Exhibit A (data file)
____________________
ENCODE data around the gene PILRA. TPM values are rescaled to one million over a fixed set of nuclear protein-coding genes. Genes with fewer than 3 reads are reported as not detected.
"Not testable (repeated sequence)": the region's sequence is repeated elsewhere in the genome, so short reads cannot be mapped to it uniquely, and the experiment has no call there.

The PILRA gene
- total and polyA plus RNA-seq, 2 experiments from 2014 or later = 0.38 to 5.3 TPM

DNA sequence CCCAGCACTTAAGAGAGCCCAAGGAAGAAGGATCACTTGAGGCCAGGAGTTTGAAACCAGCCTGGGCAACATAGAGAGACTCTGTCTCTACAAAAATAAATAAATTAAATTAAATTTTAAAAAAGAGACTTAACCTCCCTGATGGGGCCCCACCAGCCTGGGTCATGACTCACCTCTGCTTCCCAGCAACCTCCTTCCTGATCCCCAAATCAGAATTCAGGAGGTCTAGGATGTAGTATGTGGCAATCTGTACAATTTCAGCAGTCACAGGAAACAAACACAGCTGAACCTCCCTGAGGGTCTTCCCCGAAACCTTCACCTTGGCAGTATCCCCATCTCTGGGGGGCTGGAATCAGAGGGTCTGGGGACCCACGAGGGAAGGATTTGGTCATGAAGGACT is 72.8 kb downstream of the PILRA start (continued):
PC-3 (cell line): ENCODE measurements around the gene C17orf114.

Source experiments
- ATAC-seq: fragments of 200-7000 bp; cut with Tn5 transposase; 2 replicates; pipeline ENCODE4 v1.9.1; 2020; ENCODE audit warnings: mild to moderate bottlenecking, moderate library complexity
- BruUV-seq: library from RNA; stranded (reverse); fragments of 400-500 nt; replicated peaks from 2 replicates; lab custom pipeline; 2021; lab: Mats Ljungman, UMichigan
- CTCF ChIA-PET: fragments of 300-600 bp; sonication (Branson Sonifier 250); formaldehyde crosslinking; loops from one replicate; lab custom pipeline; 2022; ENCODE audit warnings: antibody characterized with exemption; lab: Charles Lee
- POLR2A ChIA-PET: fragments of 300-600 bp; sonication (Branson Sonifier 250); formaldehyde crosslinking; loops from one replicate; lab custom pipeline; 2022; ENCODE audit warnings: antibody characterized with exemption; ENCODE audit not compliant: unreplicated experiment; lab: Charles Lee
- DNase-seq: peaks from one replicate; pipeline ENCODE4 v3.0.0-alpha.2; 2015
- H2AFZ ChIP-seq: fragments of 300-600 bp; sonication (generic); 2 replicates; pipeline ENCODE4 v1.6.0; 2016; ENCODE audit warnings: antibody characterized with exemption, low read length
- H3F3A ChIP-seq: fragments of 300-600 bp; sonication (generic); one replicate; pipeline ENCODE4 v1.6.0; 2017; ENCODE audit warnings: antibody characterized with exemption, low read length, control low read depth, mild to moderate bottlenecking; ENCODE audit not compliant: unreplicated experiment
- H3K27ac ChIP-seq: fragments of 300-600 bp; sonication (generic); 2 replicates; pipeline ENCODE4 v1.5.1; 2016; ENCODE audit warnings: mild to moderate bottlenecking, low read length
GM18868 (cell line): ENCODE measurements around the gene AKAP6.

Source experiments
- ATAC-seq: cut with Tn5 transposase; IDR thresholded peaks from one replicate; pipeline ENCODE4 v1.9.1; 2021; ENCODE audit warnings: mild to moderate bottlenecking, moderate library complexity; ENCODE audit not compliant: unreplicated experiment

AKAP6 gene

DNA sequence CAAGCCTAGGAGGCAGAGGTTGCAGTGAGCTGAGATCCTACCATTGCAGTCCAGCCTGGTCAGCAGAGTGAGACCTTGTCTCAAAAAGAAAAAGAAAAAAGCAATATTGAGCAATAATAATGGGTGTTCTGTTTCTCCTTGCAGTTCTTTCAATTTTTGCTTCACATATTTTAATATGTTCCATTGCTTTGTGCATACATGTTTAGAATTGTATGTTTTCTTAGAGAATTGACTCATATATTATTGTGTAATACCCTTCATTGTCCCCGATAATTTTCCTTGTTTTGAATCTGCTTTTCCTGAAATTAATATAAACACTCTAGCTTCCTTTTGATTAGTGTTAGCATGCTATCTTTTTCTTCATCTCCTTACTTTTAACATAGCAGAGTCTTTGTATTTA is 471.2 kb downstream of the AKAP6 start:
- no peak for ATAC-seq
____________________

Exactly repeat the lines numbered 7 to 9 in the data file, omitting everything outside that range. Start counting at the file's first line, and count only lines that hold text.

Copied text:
Source experiments
- ATAC-seq: fragments of 200-7000 bp; cut with Tn5 transposase; 2 replicates; pipeline ENCODE4 v1.9.1; 2020; ENCODE audit warnings: mild to moderate bottlenecking, moderate library complexity
- BruUV-seq: library from RNA; stranded (reverse); fragments of 400-500 nt; replicated peaks from 2 replicates; lab custom pipeline; 2021; lab: Mats Ljungman, UMichigan